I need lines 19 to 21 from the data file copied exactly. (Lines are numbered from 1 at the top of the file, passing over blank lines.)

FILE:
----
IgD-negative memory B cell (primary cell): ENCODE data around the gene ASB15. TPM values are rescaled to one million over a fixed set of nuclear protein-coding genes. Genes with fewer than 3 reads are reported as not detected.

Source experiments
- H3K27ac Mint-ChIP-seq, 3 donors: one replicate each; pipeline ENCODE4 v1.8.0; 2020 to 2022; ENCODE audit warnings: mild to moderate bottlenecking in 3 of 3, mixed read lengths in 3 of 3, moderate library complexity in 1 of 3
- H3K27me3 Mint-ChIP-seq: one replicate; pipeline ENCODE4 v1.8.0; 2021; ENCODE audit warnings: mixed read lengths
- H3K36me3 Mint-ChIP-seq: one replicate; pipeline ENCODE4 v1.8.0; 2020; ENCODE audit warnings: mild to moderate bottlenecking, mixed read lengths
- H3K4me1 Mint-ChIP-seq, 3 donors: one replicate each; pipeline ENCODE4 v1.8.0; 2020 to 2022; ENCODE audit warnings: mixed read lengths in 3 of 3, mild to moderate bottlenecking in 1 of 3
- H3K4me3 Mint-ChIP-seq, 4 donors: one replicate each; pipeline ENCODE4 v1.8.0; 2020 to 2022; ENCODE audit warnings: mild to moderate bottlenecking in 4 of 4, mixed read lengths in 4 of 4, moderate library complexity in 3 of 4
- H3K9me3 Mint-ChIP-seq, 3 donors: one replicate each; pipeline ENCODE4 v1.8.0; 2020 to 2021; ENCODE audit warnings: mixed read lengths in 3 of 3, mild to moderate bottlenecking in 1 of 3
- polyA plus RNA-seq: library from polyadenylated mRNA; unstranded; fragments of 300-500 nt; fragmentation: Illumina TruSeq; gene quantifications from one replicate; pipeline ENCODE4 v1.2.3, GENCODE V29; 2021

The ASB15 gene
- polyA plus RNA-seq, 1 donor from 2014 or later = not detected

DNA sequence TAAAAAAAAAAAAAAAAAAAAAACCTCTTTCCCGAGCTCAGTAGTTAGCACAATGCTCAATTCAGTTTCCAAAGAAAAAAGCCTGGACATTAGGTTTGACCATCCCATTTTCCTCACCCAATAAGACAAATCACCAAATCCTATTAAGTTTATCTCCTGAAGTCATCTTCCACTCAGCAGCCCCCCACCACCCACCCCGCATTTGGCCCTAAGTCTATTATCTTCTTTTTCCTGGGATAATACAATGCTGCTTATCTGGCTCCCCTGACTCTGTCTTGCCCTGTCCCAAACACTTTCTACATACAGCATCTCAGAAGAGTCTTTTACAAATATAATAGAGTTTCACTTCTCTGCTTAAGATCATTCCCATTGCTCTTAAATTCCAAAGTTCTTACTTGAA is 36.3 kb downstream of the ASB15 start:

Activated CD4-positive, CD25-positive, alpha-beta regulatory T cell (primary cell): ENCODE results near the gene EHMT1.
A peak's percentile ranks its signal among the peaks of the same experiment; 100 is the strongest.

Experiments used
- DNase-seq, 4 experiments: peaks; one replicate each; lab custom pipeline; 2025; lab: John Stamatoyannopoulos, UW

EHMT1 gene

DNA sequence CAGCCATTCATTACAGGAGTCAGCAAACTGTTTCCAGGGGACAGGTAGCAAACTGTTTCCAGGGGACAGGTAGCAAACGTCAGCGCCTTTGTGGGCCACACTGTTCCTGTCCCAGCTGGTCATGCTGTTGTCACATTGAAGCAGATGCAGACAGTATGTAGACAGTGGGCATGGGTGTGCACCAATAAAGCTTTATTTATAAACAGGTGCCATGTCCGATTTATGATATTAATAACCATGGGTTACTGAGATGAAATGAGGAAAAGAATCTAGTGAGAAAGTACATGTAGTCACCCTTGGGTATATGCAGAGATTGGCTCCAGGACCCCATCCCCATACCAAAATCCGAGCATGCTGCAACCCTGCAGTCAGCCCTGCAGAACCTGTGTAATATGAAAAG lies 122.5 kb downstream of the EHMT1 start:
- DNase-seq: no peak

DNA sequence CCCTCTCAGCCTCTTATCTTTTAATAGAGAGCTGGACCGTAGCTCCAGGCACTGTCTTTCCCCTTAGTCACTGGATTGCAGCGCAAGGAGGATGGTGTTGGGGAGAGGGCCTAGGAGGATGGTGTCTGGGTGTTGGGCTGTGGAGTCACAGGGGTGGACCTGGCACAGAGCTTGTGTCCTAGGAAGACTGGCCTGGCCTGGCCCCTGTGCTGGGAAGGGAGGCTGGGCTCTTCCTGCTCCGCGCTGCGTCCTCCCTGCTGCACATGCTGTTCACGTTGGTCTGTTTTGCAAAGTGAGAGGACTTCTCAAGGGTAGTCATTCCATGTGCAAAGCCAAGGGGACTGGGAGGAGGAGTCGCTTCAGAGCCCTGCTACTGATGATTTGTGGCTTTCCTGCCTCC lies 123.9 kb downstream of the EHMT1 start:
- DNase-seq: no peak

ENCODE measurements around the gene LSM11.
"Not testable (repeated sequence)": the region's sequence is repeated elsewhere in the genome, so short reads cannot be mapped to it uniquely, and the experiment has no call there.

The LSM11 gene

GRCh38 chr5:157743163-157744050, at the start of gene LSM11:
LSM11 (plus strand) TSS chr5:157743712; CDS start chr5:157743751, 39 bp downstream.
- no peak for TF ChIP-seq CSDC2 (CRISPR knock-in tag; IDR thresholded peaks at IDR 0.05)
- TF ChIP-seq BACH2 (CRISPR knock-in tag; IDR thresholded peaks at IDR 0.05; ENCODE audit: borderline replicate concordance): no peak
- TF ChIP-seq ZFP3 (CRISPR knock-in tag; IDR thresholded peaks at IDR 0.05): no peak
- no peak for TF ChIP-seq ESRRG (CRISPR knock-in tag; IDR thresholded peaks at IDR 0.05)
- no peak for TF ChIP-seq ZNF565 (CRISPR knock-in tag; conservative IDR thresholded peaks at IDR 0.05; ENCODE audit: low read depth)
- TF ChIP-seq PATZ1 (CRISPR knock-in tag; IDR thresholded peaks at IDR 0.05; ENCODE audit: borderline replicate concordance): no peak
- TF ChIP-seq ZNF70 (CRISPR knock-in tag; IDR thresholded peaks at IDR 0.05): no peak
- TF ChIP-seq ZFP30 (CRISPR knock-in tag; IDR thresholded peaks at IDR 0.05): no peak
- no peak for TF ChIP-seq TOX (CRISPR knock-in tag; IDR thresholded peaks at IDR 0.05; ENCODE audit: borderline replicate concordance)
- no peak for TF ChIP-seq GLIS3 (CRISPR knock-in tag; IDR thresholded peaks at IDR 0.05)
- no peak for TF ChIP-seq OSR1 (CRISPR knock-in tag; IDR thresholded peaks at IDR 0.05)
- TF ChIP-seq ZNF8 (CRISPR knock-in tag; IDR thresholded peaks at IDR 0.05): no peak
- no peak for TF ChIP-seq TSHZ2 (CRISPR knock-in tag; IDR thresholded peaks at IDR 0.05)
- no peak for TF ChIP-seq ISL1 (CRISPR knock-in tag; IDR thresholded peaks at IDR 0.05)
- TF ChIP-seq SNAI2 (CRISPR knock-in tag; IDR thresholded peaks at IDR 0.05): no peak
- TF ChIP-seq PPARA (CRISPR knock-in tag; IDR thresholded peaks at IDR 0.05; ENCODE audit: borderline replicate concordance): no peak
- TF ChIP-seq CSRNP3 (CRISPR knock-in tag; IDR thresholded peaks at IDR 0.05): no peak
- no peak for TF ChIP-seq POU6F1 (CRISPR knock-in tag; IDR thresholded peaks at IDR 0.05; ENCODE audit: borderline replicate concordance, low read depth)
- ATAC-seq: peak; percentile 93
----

- DNase-seq: no peak

DNA sequence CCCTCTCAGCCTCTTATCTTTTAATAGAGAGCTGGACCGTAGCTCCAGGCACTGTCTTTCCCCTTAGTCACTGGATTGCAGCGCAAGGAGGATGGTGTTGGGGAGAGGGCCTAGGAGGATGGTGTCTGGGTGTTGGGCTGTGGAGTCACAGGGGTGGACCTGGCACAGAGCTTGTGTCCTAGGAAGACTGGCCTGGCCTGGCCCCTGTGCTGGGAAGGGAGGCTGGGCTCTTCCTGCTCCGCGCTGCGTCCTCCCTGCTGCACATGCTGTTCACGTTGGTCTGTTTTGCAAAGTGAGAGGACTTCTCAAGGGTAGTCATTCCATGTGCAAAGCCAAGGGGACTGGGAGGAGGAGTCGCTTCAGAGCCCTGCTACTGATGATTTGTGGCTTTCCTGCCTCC lies 123.9 kb downstream of the EHMT1 start:
- DNase-seq: no peak